How Kevin Nisbet has become a complete Hibs striker as Hearts star calls for 'tough men and characters'

A scar to the left of his knee. Another on the knee itself. All Kevin Nisbet has to do is look down to his left leg for a reminder of where he has come from and what he has endured across the past year. An unwanted souvenir of an ACL injury which saw him miss more than 30 games.

It is not uncommon for players, on their return, to take another 30 games to get back up and running. To find their rhythm, their flow and their confidence once more. Not the 26-year-old. His scoring record is phenomenal. Thirteen league games, ten goals. The latest may well have been the most special. Not just since his return but perhaps in a Hibs jersey. A derby winner. The solitary goal in a 1-0 win which was more dominant than the scoreline suggests. The striker certainly enjoyed it.

When he wandered away from Nathaniel Atkinson to latch onto Paul Hanlon’s header back across goal, thumping an effort past Zander Clark, he made a beeline for the benches. To celebrate with his own and to give a bit to the visitors. Nisbet was on a personal mission to avenge the demons of a nine-game winless run in the fixture, especially the last game, a 3-0 loss in the Scottish Cup. It was a result which the player admitted left him “embarrassed”.

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“All the hard work, the 9-5 every single day, days like Saturday make it worth it,” he said in the press room afterwards with the soundtrack of a boisterous HIbs support enjoying themselves, and rightly so, on the other side of the wall in one of the Easter Road bars.

‘Blessing in disguise’

That hard work is evident in the way Nisbet plays. In the way he carries himself. And the way he is now built. As backwards as sounds, he is a more complete striker FOR his injury. It's something the player admitted himself. He’s stronger – a more physical, powerful presence. That can be seen in the way he acts as a focal point for Hibs. The way he did on Saturday, bullying the Hearts defence, in particular Kye Rowles. Twice the Australian bounced off him as if he had encountered some sort of force field.

“I was in rehab after about three or four days and didn’t have a summer holiday,” he said. “It was a hard time but I had to use it to improve myself in the areas I was lacking. It's probably a blessing in disguise for me if I'm honest. I think before I wasn't as strong, wasn't as big, wasn't as powerful or as quick. I think that nine months I absolutely battered the gym and it's probably stood me in good stead for the rest of my career.”

That’s the long-term. As for the short-term, he is the man who can fire Hibs further up the table. A result like Saturday can help, act as a springboard because even without Martin Boyle and Rocky Bushiri, Kyle Magennis and Aiden McGeady, Lee Johnson has a squad which has plenty of attacking assets but it is Nisbet who brings it all together. It is Nisbet who can secure the top six spot and maybe, just maybe, finish in third which has looked far from realistic in different stages during the season.

Kevin Nisbet's delight at his derby winner.  (Photo by Craig Williamson / SNS Group)Kevin Nisbet's delight at his derby winner.  (Photo by Craig Williamson / SNS Group)
Kevin Nisbet's delight at his derby winner. (Photo by Craig Williamson / SNS Group)

“I think right now it's about securing the top six,” he said. “About finishing as high as possible. We would love to finish third but it's about getting top six secured, dusting ourselves down after the split and finishing as high as possible. It would be massive if we could get third.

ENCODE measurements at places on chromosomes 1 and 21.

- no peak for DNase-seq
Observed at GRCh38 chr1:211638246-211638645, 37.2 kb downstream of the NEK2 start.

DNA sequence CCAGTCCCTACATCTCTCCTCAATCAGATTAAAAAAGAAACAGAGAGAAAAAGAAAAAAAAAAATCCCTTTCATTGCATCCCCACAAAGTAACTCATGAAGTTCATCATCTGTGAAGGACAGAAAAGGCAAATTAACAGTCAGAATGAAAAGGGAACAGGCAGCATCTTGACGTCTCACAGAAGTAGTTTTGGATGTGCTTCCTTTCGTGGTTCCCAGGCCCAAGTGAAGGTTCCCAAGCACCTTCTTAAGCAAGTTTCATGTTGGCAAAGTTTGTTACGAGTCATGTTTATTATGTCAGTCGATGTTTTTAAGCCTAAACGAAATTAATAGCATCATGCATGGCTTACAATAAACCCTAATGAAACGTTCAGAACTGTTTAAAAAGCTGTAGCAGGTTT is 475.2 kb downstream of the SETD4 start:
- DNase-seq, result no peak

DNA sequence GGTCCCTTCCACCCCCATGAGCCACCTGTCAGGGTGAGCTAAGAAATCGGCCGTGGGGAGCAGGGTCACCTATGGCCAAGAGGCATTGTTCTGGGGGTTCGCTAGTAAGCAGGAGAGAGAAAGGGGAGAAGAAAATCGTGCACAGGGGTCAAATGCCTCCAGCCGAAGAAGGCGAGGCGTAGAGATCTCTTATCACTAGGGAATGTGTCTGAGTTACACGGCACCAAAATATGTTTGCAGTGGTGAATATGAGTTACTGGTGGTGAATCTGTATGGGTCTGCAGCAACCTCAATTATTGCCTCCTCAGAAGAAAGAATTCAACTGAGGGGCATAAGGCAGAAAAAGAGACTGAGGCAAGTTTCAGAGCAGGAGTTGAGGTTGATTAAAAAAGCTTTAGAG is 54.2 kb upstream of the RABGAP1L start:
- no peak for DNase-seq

"I think you are seeing a team that’s really good together. It obviously took a while with injuries and so on. But you are seeing a team that can play on the front foot and go and win games. The pleasing thing for me was the clean sheet. If we keep clean sheets we know we can score goals and win games.”

And overtaking Hearts in the process? “That was all talk, wasn’t it,” Nisbet noted. “Halfway through the season people were saying they’d finish third, but they could potentially finish a lot lower now.”

‘Tough men and characters’

Hearts are currently on their worst run since the 2007/08 season when the team were a chaotic mess with no leadership in the dugout. They have an ideal fixture coming up next, hosting bottom-of-the-table Ross County. But the concerning aspect has been the lack of reaction. A lack of reaction after the defeat to Aberdeen. After the defeat to Kilmarnock. And after the defeat to St Mirren in a derby following a week where manager Robbie Neilson was replaced with Steven Naismith and Robert Snodgrass was told he was unlikely to feature for the club again.

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"Probably not what people want to hear but it’s a great dressing room, it really is,” midfielder Andy Halliday said. “It’s one I’ve really enjoyed being part of over the last few years. It’s probably lacking a bit of confidence just now. We’ve all been in dressing rooms when that’s happened. But it’s about stepping up and being counted. It’s about doing more of the same in terms of coming in and taking on more of the information Naisy’s put in front of us to try and turn it into results.

"It’s time for tough men and tough characters. I don’t think we had a reaction to poor results over the last few games. I thought there was a reaction there today but quality was lacking and I don’t think we did enough to win the game. We’ve shown before that we can turn out on a result. I know the fans are going to hate me saying it because we’ve not won in a number of weeks but that’s the reality. I think we’ve got the characters and determination in the dressing room to do it.”



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